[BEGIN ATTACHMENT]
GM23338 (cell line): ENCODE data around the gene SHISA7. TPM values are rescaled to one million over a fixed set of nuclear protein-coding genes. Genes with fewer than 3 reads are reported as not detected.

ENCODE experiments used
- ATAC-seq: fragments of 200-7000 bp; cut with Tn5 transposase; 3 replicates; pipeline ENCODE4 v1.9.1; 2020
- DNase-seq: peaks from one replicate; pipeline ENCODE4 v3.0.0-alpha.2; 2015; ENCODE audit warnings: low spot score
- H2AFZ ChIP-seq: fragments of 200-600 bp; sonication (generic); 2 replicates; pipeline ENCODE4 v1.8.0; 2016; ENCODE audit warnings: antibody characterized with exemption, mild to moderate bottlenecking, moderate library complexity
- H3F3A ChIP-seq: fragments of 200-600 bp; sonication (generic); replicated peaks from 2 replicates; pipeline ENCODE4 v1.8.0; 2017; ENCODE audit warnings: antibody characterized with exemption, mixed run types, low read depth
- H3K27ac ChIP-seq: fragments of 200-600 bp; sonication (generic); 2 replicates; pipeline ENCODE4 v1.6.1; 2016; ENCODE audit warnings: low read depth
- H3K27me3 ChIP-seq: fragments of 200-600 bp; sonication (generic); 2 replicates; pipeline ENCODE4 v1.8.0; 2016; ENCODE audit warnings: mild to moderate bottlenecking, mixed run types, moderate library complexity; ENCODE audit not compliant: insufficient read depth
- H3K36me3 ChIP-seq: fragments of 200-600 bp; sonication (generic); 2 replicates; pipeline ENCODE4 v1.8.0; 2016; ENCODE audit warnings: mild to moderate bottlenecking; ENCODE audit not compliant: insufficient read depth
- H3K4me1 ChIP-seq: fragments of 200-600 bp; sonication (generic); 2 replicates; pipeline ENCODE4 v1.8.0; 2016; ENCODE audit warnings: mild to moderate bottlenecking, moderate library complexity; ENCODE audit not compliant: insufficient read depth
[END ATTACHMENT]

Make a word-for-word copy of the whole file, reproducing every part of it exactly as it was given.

GM23338 (cell line): ENCODE data around the gene SHISA7. TPM values are rescaled to one million over a fixed set of nuclear protein-coding genes. Genes with fewer than 3 reads are reported as not detected.

ENCODE experiments used
- ATAC-seq: fragments of 200-7000 bp; cut with Tn5 transposase; 3 replicates; pipeline ENCODE4 v1.9.1; 2020
- DNase-seq: peaks from one replicate; pipeline ENCODE4 v3.0.0-alpha.2; 2015; ENCODE audit warnings: low spot score
- H2AFZ ChIP-seq: fragments of 200-600 bp; sonication (generic); 2 replicates; pipeline ENCODE4 v1.8.0; 2016; ENCODE audit warnings: antibody characterized with exemption, mild to moderate bottlenecking, moderate library complexity
- H3F3A ChIP-seq: fragments of 200-600 bp; sonication (generic); replicated peaks from 2 replicates; pipeline ENCODE4 v1.8.0; 2017; ENCODE audit warnings: antibody characterized with exemption, mixed run types, low read depth
- H3K27ac ChIP-seq: fragments of 200-600 bp; sonication (generic); 2 replicates; pipeline ENCODE4 v1.6.1; 2016; ENCODE audit warnings: low read depth
- H3K27me3 ChIP-seq: fragments of 200-600 bp; sonication (generic); 2 replicates; pipeline ENCODE4 v1.8.0; 2016; ENCODE audit warnings: mild to moderate bottlenecking, mixed run types, moderate library complexity; ENCODE audit not compliant: insufficient read depth
- H3K36me3 ChIP-seq: fragments of 200-600 bp; sonication (generic); 2 replicates; pipeline ENCODE4 v1.8.0; 2016; ENCODE audit warnings: mild to moderate bottlenecking; ENCODE audit not compliant: insufficient read depth
- H3K4me1 ChIP-seq: fragments of 200-600 bp; sonication (generic); 2 replicates; pipeline ENCODE4 v1.8.0; 2016; ENCODE audit warnings: mild to moderate bottlenecking, moderate library complexity; ENCODE audit not compliant: insufficient read depth